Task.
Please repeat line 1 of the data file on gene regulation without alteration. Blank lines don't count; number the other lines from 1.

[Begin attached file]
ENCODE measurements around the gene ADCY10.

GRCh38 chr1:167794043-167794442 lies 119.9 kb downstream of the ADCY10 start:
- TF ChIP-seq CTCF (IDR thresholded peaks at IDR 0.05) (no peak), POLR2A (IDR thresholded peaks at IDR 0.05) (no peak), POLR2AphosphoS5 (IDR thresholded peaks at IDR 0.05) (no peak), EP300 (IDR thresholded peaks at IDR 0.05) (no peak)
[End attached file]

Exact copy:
ENCODE measurements around the gene ADCY10.